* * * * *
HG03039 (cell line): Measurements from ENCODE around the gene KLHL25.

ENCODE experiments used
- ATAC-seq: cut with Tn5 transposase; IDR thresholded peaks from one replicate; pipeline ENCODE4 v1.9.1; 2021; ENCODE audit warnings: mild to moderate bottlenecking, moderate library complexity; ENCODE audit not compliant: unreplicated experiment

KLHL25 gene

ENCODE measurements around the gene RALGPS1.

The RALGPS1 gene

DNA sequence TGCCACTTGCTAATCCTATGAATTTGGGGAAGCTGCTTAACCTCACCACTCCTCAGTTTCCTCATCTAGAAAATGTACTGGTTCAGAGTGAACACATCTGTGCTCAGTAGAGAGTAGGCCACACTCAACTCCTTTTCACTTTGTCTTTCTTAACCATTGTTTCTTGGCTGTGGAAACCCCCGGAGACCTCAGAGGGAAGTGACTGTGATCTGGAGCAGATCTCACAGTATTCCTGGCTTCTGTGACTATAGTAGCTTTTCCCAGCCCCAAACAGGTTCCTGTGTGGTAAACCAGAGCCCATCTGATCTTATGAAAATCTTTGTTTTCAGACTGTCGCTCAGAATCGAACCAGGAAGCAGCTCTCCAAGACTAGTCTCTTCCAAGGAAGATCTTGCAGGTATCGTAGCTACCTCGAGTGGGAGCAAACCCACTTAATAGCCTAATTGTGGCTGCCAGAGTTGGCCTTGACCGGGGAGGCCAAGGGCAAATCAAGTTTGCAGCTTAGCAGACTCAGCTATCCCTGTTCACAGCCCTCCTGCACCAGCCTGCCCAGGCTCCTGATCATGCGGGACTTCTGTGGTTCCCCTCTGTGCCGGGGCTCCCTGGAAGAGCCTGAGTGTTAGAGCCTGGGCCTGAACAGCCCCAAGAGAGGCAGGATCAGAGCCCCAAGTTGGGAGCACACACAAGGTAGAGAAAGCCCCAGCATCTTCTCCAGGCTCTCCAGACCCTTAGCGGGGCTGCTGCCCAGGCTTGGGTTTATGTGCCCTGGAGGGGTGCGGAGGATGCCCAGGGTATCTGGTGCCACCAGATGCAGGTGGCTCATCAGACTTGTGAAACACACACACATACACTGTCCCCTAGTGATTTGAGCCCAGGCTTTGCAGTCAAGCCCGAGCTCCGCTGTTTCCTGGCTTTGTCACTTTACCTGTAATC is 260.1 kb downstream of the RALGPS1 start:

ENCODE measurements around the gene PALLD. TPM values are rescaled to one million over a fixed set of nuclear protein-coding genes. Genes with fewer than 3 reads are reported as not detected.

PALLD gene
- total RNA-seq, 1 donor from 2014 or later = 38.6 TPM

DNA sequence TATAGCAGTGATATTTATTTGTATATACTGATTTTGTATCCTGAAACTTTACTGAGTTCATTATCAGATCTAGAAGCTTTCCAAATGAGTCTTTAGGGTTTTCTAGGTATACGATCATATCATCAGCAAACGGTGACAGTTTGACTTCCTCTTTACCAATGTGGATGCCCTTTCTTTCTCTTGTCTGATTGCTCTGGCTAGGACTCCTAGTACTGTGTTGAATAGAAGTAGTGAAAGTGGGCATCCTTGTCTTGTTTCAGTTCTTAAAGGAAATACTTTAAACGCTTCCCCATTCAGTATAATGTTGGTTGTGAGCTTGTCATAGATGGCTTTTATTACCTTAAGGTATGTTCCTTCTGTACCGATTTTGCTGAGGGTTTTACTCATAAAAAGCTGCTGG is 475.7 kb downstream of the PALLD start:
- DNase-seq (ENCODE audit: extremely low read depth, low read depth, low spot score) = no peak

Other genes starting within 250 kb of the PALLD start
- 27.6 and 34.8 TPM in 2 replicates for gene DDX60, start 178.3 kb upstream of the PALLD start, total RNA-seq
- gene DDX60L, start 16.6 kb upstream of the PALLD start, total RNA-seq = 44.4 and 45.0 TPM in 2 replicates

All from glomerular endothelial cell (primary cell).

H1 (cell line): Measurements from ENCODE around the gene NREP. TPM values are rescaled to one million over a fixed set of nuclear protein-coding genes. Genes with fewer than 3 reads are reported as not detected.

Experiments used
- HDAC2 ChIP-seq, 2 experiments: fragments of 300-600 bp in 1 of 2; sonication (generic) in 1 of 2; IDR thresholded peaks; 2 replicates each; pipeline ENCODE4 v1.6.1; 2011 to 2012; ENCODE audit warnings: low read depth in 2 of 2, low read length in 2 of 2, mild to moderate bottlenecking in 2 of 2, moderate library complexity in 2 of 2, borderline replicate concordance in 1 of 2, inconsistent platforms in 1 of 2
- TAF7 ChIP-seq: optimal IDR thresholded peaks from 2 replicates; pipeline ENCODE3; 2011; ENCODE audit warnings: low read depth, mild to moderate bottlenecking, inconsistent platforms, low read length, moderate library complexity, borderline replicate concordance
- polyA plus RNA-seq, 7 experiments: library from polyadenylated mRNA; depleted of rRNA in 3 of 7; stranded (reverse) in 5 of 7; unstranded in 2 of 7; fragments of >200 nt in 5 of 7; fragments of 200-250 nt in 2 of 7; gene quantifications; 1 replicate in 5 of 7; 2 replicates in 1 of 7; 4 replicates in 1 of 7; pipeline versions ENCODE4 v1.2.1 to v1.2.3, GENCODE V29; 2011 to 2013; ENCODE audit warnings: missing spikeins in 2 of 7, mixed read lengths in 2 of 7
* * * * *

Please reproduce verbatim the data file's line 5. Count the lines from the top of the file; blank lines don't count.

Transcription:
ENCODE measurements around the gene RALGPS1.